After Stapleton Road (our usual exit point), the train carries on through Montpelier to Clifton Downs where it dives into a really long tunnel. When it eventually emerges we're in the country tracking alongside the river to Sea Mills, Avonmouth and finally Severn Beach. There are 21 trains a day, more info here.
Things we weren't expecting
We're impressed by the expansive views, pleasantly surprised by the friendly greetings from other amblers, happy to note a complete lack of litter.
Pick your day and take your own picnic. Oh yes, and turn left not right when exiting the Severn Beach station.
Bristol Balloon Fiesta
I have a thing for hot air balloons. I love the fantasy of them and the promotional images on the Bristol Balloon Fiesta website are amazing. I want to be among a mass rising of balloons and take photos that look like that. Last year we woke before dawn to get to a viewpoint above the Suspension Bridge and the balloons, tiny blobs in the distant sky, floated off in the opposite direction. This year they don't even get off the ground. After walking and waiting for hours, the mass late afternoon ascension is cancelled at the last minute due to unfavourable winds. Then at seven the next morning I'm woken by the hissing and huffing of gas firing up hot air balloons overhead and all I have to do is stand at the front door in my pjs. It's starting to rain but I don't care. More steampunk than glossy promo pics, here they come down our road, so low it looks like they're going to get stuck on the chimney pots. Best. Views. Ever.
We caught a train to Bristol Temple Meads, walked through Harbourside and followed the Festival Way cycle path to Ashton Court Estate. A hot, tiring trek that all up took a couple of hours.
Ashton Court Estate
I'm not a fairground fan, a festival fan or partial to heaving crowds, so if it wasn't for the balloons, I really wouldn't have come. But it helps that the grounds (with the 700-year-old Domesday Oak and two deer parks) are lovely, as is the mansion house, painted that weird yellow colour that seems to be favoured by stately homes around Bristol.
27° and London icons blister and blink in the sunshine. I love the old and new of it, the brown and the blue of it. I don't love the heaving mass of tourists though and we don't even attempt the walk across Tower Bridge, choosing instead to find a bench in the shade and watch everyone else fight their way through. Sitting alongside the muddy brown Thames, I'm not in the least tempted to cool off in it, despite info boards telling us clean-up campaigns in recent years make it one of the world's least polluted big city rivers. We overheat circumnavigating the castle with its moat of dried-out wildflowers, so it's back to Shoreditch where we're staying, where the flowers are painted on walls. Not iconic as such, but still a mix; historic and hipster, old and new, brown and blue.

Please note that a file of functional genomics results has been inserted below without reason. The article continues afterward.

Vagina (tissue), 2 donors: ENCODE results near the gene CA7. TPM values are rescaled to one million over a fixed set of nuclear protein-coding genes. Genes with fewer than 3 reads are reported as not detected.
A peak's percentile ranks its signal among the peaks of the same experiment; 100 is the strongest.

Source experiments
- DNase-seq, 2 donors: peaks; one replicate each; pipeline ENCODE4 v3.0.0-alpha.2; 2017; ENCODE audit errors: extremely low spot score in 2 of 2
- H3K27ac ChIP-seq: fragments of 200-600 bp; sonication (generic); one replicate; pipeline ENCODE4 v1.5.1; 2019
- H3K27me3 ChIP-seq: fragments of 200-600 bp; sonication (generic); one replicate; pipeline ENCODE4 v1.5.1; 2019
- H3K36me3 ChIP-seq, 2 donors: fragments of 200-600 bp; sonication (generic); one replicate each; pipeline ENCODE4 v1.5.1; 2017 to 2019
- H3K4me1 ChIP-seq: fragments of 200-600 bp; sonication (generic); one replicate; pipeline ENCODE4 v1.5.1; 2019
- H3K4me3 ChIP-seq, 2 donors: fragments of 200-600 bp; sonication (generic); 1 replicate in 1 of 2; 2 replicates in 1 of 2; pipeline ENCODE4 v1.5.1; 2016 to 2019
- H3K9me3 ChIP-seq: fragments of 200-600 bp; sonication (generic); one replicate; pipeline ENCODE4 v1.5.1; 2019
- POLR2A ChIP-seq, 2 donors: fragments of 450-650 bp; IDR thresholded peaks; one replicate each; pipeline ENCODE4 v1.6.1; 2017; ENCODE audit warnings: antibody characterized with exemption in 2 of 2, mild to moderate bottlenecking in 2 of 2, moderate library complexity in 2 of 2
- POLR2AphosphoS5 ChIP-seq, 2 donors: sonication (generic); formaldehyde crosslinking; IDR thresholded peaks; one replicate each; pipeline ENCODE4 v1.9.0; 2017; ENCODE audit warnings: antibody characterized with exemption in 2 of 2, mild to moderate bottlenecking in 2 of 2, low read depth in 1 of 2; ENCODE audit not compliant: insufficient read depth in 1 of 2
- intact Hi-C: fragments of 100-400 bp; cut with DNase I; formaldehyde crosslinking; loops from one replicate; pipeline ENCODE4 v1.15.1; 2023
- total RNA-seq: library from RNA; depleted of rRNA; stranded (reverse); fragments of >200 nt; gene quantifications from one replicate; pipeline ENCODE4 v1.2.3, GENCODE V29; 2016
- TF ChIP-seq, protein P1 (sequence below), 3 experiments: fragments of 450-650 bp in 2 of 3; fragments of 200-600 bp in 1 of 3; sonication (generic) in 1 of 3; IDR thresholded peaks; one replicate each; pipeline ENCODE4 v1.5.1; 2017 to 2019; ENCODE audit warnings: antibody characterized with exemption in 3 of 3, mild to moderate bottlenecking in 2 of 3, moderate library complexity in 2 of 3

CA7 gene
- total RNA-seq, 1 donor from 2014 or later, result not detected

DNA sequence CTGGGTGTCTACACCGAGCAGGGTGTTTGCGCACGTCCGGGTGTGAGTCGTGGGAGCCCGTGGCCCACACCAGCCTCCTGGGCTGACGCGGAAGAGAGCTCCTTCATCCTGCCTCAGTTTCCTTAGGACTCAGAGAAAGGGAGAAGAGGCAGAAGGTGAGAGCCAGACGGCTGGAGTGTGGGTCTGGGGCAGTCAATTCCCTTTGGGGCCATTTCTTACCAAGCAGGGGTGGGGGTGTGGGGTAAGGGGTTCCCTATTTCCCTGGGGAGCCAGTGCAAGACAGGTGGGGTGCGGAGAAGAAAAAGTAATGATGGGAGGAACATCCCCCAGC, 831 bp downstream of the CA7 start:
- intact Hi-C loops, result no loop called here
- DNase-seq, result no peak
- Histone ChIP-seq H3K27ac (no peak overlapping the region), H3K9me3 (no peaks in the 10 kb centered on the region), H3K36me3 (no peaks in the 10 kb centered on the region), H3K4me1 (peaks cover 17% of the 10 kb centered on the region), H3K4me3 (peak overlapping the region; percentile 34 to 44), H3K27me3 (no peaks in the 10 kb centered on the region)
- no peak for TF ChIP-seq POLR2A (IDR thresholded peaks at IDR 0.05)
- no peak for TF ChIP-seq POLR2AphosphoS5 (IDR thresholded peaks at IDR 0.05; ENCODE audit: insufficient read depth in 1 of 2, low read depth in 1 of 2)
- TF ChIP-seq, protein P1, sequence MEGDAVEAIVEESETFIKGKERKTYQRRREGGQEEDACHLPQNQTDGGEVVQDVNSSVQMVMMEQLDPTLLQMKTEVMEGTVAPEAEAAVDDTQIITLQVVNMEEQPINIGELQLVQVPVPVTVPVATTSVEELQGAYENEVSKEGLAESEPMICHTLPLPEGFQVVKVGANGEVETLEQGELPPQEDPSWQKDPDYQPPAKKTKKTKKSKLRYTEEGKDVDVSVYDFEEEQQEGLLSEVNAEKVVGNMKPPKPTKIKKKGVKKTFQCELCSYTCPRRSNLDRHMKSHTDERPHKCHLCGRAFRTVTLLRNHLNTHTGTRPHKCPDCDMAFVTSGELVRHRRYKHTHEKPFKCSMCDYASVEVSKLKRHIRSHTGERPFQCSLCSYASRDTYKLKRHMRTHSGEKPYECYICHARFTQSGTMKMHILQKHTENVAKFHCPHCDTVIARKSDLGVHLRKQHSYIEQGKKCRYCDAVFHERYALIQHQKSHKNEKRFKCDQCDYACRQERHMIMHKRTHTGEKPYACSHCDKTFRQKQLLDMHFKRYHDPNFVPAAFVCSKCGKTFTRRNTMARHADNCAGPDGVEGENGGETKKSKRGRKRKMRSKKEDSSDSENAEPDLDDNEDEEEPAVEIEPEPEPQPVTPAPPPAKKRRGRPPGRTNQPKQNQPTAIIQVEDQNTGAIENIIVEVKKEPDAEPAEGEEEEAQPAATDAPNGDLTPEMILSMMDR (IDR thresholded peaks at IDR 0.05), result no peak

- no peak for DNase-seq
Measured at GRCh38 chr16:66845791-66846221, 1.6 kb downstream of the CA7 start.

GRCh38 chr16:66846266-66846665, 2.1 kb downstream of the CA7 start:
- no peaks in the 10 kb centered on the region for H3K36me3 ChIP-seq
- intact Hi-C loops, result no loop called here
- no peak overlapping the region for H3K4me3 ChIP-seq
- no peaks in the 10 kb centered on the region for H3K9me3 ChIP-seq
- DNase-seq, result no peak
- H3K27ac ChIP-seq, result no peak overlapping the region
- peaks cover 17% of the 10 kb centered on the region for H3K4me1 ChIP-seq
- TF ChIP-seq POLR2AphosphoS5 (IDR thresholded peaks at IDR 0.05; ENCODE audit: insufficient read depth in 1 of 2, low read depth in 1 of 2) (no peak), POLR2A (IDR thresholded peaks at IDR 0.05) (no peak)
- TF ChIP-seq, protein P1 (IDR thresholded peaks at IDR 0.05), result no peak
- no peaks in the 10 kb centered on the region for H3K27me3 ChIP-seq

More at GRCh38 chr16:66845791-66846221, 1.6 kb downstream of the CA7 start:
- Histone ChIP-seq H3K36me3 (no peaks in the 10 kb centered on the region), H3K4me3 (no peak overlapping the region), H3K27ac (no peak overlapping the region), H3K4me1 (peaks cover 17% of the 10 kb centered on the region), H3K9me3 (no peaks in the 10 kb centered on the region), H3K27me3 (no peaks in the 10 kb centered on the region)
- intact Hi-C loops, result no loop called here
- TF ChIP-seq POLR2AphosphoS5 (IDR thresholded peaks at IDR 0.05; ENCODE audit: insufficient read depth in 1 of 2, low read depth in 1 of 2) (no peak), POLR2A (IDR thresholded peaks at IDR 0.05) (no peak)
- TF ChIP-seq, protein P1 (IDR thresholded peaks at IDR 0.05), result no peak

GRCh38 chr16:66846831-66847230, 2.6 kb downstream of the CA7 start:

Old icon: Tower Bridge
On a busy day, it's more fun to view from a distance, then read about it here
New icon: The Gherkin
Otherwise known 30 St Mary Axe, funny names for a funny-shaped building. It takes itself very seriously here
Old icon: Tower of London
Crown Jewels and all that. Free to wander around the outside, costly to go in and brace yourself for queues. The new innovation of moat wildflowers is obviously still in the experimental phase.
Forever icon: The River Thames
Thames wild swimming is on the way up, yes really, and here's the how-to guide
Brick Lane, London's East End
Brick Lane, busted by ghosts and Jack the Chipper; there's a story here. It's getting dark and as a crowd gathers under our hotel window at 13 Brick Lane, it feels less jokey and more, well, sinister. Along with yet another Jack-the-Ripper tour group, we're hearing, in graphic, gory detail, how poor Polly met her demise - just over there. . . We stumbled across Monty's Bar during happy hour and laughed at the crazy little ghost painting booing us from a graffiti wall. On the way back we were so bamboozled by the rows of curry restaurants and their touters that we settled for a box of hot chips for dinner. Jack the Chipper, we laughed at that too (although we got ours from Poppies). I don't believe in ghosts, not really, but it's August and almost to the day, the 135th anniversary of that infamous murder. I'm not laughing now.
Aldgate East underground station pops you up next to Whitechapel Gallery, Brick Lane is around the corner.
Things we were looking for (and found):
The Baltic & the Bridges, Gateshead
On one side of the River Tyne, you're in Newcastle. On the other you're in Gateshead. At least seven bridges built in different eras span it here and we use the most recent, the Gateshead Millennium tilting foot and cycle bridge, to get to the Baltic. Once a flour mill, the building was converted into a contemporary art centre around the same time as this bridge opened. The exhibitions, gift shop and cafe are all good, but it's the views that really get our attention. Worth a visit for those alone. We glimpse them from the lift as it travels between floors and lose ourselves in them as soon as we hit the viewing deck. Bridge after bridge, we're enticed and captivated; Newcastle's old-world city skyline is the show-stopper. Even the Gateshead Sage reflects it in its shiny dome-y sides, rather than taking centre stage.
Across the Millennium Bridge from Newcastle Quayside.
Heaps of info on the Millennium and other Tyne bridges
A concert venue and music centre, notable also for its architecture (described as an 'undulating blob' and a 'shiny slug') designed for acoustics as well as aesthetics.